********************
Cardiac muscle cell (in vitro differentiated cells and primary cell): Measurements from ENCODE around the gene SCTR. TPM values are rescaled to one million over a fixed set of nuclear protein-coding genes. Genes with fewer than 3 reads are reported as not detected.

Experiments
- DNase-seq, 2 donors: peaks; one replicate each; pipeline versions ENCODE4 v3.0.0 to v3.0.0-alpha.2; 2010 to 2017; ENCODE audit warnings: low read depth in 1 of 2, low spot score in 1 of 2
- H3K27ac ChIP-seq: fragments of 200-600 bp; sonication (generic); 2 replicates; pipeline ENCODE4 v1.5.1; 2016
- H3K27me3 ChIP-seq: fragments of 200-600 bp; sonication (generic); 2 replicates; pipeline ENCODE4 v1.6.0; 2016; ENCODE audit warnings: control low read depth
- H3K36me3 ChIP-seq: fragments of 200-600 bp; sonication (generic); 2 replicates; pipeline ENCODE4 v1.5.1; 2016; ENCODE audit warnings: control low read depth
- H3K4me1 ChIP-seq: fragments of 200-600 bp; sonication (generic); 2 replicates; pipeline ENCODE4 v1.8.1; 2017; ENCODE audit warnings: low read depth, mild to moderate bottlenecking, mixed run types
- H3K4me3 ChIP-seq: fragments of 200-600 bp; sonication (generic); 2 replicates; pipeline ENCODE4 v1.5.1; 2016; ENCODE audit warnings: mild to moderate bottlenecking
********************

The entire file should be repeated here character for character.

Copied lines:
Cardiac muscle cell (in vitro differentiated cells and primary cell): Measurements from ENCODE around the gene SCTR. TPM values are rescaled to one million over a fixed set of nuclear protein-coding genes. Genes with fewer than 3 reads are reported as not detected.

Experiments
- DNase-seq, 2 donors: peaks; one replicate each; pipeline versions ENCODE4 v3.0.0 to v3.0.0-alpha.2; 2010 to 2017; ENCODE audit warnings: low read depth in 1 of 2, low spot score in 1 of 2
- H3K27ac ChIP-seq: fragments of 200-600 bp; sonication (generic); 2 replicates; pipeline ENCODE4 v1.5.1; 2016
- H3K27me3 ChIP-seq: fragments of 200-600 bp; sonication (generic); 2 replicates; pipeline ENCODE4 v1.6.0; 2016; ENCODE audit warnings: control low read depth
- H3K36me3 ChIP-seq: fragments of 200-600 bp; sonication (generic); 2 replicates; pipeline ENCODE4 v1.5.1; 2016; ENCODE audit warnings: control low read depth
- H3K4me1 ChIP-seq: fragments of 200-600 bp; sonication (generic); 2 replicates; pipeline ENCODE4 v1.8.1; 2017; ENCODE audit warnings: low read depth, mild to moderate bottlenecking, mixed run types
- H3K4me3 ChIP-seq: fragments of 200-600 bp; sonication (generic); 2 replicates; pipeline ENCODE4 v1.5.1; 2016; ENCODE audit warnings: mild to moderate bottlenecking